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How to Create a Cashmere Cat Style Kick Bass in Reason
G.W. Childs IV on Wed, February 8th | 0 comments
Reason's modules are capable of creating almost any kind of sound you like. Here's how to create a Cashmere Cat-style kick bass patch using Subtractor.

I love my Volca Kick. To my ears, it perfectly emulates something close to a sick, huge 808 kick, with a keyboard where you can play it like a bass. ‘Throw Myself a Party’ from Cashmere Cat is a great example of a kick bass. So in this tutorial, I’m going to show you how to create a kick bass close to what’s in that song, as well as a patch that will make it really close to having your own Volca Kick... Sort of. 

Step 1. Subtract It

There are many different instruments within Reason that can do this but I’m going to go with the Subtractor. I’ll switch the Subtractor’s first oscillator over to a triangle waveform. The triangle waveform will give us that great low end, but that’s it, when it’s in a lower octave, which I’ll lower down one octave to 3.

Now let’s get to the part that makes it a kick bass, right out of the gate. I’ll go to the Mod Envelope within the Subtractor and add a decent amount of Modulation (96). Then raise the decay up to 40. Now when you play the Subtractor you’ll already hear the kick effect, and as you move up keys it will sound like a cute little kick drum playing a melody. But  there are a few tweaks I’d recommend to the initial patch.

I’ll lower the polyphony all the way down to 1. This will ensure that there no notes playing on top of each other, which you do not want with a bass patch. And then I’ll change the Key Mode over to Legato. This will mean that we can move to other notes while we are holding down a key without the initial attack being triggered from the Mod Envelope. This makes the kick bass much more versatile as you can play it like a kick, and bass at the same time. But when you just want bass and no kick, you just sustain and play on top of other notes. Easy!

I’ll also raise the Portamento up to 50 so that I can get a fresh bend between notes.

And raise the Amplitude Envelope’s Decay up to 100, allowing me to hold that kick out for a long time. But not indefinitely. 

 

Step 2. Blow it Up

Now that we’ve got the basic patch, it would be great to thicken it up and also give it a little rumble and maybe overdrive it a bit. I’ll drop on a Pulveriser as an insert. And then Squash it up to 32%, while driving the Dirt up to 69%. Now it’s really standing out because of Squash, and has a little attitude because of the added distortion coming in from Dirt.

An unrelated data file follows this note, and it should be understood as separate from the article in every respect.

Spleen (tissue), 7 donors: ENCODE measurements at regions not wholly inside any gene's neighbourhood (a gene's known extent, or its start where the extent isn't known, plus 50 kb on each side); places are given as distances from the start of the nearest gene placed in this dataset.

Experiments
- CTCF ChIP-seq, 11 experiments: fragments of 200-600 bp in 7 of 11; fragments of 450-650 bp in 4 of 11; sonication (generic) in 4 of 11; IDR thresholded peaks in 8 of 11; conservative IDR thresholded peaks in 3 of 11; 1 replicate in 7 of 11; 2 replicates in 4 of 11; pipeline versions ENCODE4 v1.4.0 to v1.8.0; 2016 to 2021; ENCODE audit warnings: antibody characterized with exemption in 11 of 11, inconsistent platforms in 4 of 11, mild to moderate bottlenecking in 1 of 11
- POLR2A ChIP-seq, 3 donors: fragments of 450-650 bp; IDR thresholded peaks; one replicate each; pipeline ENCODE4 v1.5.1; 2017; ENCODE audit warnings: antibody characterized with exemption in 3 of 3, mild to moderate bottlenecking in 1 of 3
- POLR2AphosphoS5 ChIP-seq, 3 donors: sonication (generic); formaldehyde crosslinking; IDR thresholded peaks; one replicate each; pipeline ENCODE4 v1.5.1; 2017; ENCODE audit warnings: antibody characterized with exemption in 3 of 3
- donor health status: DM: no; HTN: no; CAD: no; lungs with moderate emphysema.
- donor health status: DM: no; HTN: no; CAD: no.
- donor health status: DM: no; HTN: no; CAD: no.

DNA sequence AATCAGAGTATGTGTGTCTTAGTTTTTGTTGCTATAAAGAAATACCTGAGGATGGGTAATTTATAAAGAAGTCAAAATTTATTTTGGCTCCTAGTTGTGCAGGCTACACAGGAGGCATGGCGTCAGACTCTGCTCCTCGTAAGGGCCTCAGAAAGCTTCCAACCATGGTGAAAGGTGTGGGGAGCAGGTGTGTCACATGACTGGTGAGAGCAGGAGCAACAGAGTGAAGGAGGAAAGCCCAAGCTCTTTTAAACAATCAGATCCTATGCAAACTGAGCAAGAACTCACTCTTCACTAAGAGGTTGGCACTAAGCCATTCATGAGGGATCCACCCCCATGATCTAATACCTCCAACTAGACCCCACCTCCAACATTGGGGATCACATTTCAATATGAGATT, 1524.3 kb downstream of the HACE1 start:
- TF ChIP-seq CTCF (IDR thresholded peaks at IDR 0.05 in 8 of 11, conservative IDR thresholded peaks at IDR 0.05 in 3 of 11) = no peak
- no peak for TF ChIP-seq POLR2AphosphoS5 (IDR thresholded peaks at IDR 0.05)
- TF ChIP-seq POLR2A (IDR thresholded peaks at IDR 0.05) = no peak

I’ll also lower the release to give a little more push, when the kick side of the kick bass hits. 16% was a good setting for my ears and speakers. But you might want to play with this setting a little bit, to dial it in right for yourself. I’ll also switch the Pulveriser’s Filter mode over to the LP12+Notch Filter setting. This adds a slight bit of definition in the mid and upper frequencies that wasn’t there before, when the filter cutoff and resonance are at the base settings. Feel free to explore here!

 

Step 3. Overdrive

So far this kick bass has a lot of ‘oomph’ but it could use a little more definition, or it’s simply going to wind up a sub-bass later on. Which could be cool. But if we had a little distortion going, we could really make this bass sit nicely and actually have a little character on its own rather than just filling up space. 

However simply running our hard work in to a distortion device in Reason will ruin the hard work we put in to getting the bass to feel like a bass and a kick. This is where Parallel tracks come in really handy. I’ll right click on my Subtractor Mix channel device, and select Create Parallel Track.

On the newly created Parallel Channel or the Channel that is now labeled Subtractor, and has no effects within, I’ll create a Scream Unit and set its mode to Modulate, also known as Ring Modulation. 

Normally, the Ring Modulator setting on Scream would do some uncomfortable things to our low frequencies. But because we’ve got the Subtractor running in parallel, we’re able to hear both the full frequency range of our original kick bass, plus an extra ring modulated track on top of it. However this ring modulated track might be a little loud. I’ll pull the fader back for the Screaming track down to -10.74. Now we hear more of the low frequency original track, with a little of the ring modulated track making things sound more full. 

Okay, now I can raise the frequency of the Ring Modulator by raising the P2 knob to 115 which gives us just a hint of Ring Modulator scream in the distance. And a great modulation routing possibility, should you feel like using on of the Subtractor’s LFOs, via CV. I’ll leave mine static however as I’m really just sort of using Scream as a secondary oscillator of distortion, mimicking the overdriven, self-oscillating filter of the Volca Kick I’m so used to.

Conclusion

This is my basic trick for doing this in Reason. And there are definitely a million and one other ways of putting a kick bass together. But this version will definitely sit nicely in a mix. And, where we’ve left off, there are also a lot of other possibilities in terms of modulation and additional distortion. I would highly encourage you to consider adding in some Body from inside the Scream unit, as it also adds a lot more life to this patch as well. 

Learn Propellerhead Reason in the AskAudio Academy here. 

 

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